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. Last Updated: 07/27/2016

Assad Praises Russia, Wins Debt Deal

APPutin and his wife, Lyudmila, greeting Assad and his wife, Asma Akhras, on Tuesday.
Syrian President Bashar Assad on Tuesday praised Moscow and urged it to play a bigger role in international affairs, expressing hope that his country's Cold War patron will balance U.S. dominance in the Middle East and elsewhere.

"Russia's role in the world is very large, and it has a colossal authority, especially in the countries of the Third World," Assad told students at the Moscow State Institute of International Relations on Tuesday morning.

"In these countries, there are great hopes that Russia will restore its earlier positions in world affairs," he said, speaking ahead of a meeting with President Vladimir Putin in the Kremlin.

In his lecture, Assad tried to play Russia off the United States, using rhetoric starkly reminiscent of the Cold War, when leaders of Third World countries traveled to Moscow to pledge allegiance to socialism in exchange for Soviet military assistance.

"I would like to express support to the political course of Russia and simultaneously express a protest against the political course of the United States," he said.

The Kremlin responded by announcing that Russia will write off some 73 percent of Syria's $13.4 billion debt to Russia.

No public talks were held on the possible sale of arms to Syria, but Assad made it clear that he has considered acquiring shoulder-fired Igla anti-aircraft missiles. "This is a defensive, an air defense weapon," Assad told MGIMO students. "If Israel is against us buying them, that means it wants to invade our airspace. The Israeli stance is illogical."

The United States and Israel had expressed serious concern about reports that Russia might sell missiles to Syria and that a sale might be negotiated during Assad's visit. The two countries said an arms deal might destabilize the region.

Israeli Prime Minister Ariel Sharon called Putin ahead of the meeting, but secured only a promise that Russia would discuss the issue with Israel after the visit was over, an Israeli official told The Associated Press on Monday.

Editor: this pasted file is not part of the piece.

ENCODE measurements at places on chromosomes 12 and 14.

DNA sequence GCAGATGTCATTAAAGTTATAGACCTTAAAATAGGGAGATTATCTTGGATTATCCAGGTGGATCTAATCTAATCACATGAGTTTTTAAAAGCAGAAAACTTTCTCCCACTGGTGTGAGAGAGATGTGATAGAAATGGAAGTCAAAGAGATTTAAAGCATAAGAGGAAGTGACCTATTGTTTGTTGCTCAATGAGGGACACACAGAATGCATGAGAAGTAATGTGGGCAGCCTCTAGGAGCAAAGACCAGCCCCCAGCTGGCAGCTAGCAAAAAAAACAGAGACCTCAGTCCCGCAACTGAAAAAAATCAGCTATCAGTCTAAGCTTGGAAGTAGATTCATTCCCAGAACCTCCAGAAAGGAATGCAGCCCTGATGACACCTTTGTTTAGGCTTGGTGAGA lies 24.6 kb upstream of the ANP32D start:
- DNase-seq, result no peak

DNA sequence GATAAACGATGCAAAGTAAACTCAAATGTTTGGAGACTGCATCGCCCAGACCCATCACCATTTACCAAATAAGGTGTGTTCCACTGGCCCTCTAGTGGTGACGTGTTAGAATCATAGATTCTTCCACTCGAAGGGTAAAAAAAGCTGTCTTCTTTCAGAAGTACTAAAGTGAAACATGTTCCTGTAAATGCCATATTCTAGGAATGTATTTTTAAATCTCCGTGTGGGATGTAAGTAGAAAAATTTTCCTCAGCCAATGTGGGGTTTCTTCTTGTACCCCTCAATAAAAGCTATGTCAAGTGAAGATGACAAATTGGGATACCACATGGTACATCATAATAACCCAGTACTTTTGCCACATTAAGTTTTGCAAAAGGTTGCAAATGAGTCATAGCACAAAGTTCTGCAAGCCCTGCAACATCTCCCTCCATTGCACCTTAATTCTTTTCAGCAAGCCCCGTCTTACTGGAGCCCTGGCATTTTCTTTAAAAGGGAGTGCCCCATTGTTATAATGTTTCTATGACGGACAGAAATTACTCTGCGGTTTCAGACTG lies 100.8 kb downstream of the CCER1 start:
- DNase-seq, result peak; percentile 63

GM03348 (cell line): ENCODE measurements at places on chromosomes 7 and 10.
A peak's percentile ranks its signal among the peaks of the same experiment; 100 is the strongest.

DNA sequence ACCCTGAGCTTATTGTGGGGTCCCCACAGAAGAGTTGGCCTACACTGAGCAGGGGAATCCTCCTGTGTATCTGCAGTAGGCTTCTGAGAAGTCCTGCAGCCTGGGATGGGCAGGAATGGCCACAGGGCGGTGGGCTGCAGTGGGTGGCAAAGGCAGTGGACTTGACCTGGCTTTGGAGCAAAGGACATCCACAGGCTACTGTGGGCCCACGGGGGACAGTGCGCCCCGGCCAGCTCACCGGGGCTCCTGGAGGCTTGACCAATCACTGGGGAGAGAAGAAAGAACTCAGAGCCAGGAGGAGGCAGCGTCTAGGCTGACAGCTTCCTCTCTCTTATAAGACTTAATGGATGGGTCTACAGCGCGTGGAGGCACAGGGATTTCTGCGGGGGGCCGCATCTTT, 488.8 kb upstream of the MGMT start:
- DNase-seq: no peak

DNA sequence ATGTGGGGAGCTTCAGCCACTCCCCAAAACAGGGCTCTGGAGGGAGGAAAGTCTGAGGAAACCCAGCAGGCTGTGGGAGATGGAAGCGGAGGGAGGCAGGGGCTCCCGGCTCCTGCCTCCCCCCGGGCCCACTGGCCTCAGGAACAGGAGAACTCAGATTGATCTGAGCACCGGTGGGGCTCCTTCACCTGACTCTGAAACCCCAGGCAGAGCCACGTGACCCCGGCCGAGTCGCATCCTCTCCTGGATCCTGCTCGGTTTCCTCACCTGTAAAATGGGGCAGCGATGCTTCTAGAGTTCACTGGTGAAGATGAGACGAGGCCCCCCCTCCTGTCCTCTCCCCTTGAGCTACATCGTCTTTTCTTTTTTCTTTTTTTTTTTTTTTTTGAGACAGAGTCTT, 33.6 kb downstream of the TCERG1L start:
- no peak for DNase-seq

The U.S. State Department has warned that the Iglas could end up in terrorist hands and condemned Syria for allegedly supporting terrorists.

The Foreign and Defense ministries responded by asserting that Russia has not been negotiating Igla sales to Syria and warning that Russia will not tolerate being pressured on the issue.

Foreign Minister Sergei Lavrov on Tuesday rose to Syria's defense over U.S. pressure to take stronger steps to stop infiltration of militants into Iraq. "The language of threats can only exacerbate the situation," he said, according to the Foreign Ministry's web site.

The Russian press has been awash with speculation that Moscow might try to resume playing the role of patron for Damascus. This would increase Russia's role in the region and might even enable Moscow to mediate an end to the Israeli-Arab conflict -- paving the way for Russia to regain the status of a superpower, Kommersant said, citing unidentified political analysts close to the Kremlin.

Assad told Izvestia that Russia should play a greater role in the Middle East, and he reiterated this call during his meeting with Putin on Tuesday.

Putin said Assad's visit will help to "end a pause" in Russian-Syrian relations, and he called the Syrian president "a worthy successor of his father's traditions." Assad's father, Khafez, ruled Syria for more than 30 years, and it became an outpost of Soviet influence in the Middle East.

In a sign that Moscow is ready to take its relations with Damascus up a notch, Finance Minister Alexei Kudrin said Russia will write off $9.8 billion of Syria's net debts. It was unclear what Moscow might get in return.

Putin also held closed-door talks with Assad, and the two leaders signed a declaration of friendship. Their ministers signed a package of economic and cultural exchange agreements.

Russia is part of the so-called quartet that is trying to mediate a resolution of the Israeli-Palestinian conflict. The other members of the quartet are the United States, the United Nations and the European Union.

However, post-Soviet Russia has played a secondary role to the United States in the Middle East peace process, and Assad's call for the Kremlin to assume a greater role will probably go unfulfilled, said Irina Zvyagelskaya, a Middle East specialist with the Institute of Oriental Studies.

"Russia doesn't have the money to back up an aggressive foreign policy or even a consistent imperialist foreign-policy strategy," she said. "What we have are irresponsible politicians making often unwise, aggressive declarations with nothing to back them up."